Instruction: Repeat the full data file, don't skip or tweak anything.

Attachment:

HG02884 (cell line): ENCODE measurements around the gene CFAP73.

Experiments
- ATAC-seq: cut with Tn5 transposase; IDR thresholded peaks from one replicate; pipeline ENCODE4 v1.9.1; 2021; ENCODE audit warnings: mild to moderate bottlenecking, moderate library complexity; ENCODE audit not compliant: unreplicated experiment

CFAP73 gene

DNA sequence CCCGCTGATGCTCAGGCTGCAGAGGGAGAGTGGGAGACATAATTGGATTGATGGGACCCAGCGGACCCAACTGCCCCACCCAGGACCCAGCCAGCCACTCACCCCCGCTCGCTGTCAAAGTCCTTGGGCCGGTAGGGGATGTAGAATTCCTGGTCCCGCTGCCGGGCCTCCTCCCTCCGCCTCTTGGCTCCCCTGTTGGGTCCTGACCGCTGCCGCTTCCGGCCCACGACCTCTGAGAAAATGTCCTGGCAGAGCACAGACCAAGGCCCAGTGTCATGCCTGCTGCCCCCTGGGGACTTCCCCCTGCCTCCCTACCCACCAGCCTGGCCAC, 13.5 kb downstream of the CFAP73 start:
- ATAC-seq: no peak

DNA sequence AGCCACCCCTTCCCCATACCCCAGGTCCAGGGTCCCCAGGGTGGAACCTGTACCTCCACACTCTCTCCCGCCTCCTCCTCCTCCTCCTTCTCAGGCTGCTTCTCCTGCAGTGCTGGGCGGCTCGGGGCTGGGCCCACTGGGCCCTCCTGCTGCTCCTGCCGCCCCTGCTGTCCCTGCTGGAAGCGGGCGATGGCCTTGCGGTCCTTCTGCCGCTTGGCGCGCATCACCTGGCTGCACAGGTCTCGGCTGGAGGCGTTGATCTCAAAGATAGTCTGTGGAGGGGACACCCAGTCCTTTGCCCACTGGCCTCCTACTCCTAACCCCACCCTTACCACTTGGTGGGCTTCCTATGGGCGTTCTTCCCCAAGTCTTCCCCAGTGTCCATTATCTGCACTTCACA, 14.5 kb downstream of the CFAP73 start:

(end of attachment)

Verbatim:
HG02884 (cell line): ENCODE measurements around the gene CFAP73.

Experiments
- ATAC-seq: cut with Tn5 transposase; IDR thresholded peaks from one replicate; pipeline ENCODE4 v1.9.1; 2021; ENCODE audit warnings: mild to moderate bottlenecking, moderate library complexity; ENCODE audit not compliant: unreplicated experiment

CFAP73 gene

DNA sequence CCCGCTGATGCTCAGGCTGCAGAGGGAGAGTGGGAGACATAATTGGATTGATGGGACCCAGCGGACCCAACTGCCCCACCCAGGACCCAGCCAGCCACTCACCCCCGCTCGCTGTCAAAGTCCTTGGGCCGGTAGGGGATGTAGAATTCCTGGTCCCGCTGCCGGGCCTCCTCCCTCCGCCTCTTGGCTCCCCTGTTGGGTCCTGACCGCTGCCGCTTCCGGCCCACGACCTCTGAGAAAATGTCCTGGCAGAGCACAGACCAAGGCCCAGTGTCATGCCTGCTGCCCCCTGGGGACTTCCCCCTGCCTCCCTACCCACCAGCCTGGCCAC, 13.5 kb downstream of the CFAP73 start:
- ATAC-seq: no peak

DNA sequence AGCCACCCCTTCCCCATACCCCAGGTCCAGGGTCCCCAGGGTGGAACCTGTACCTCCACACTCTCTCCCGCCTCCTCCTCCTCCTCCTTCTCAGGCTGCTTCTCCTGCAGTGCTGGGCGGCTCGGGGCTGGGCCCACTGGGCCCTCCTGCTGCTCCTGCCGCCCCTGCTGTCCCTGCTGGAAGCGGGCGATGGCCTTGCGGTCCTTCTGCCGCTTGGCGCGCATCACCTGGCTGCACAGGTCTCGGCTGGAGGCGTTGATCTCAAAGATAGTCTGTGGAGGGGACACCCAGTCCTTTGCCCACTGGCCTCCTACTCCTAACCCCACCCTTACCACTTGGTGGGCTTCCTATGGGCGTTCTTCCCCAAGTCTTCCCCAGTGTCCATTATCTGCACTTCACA, 14.5 kb downstream of the CFAP73 start: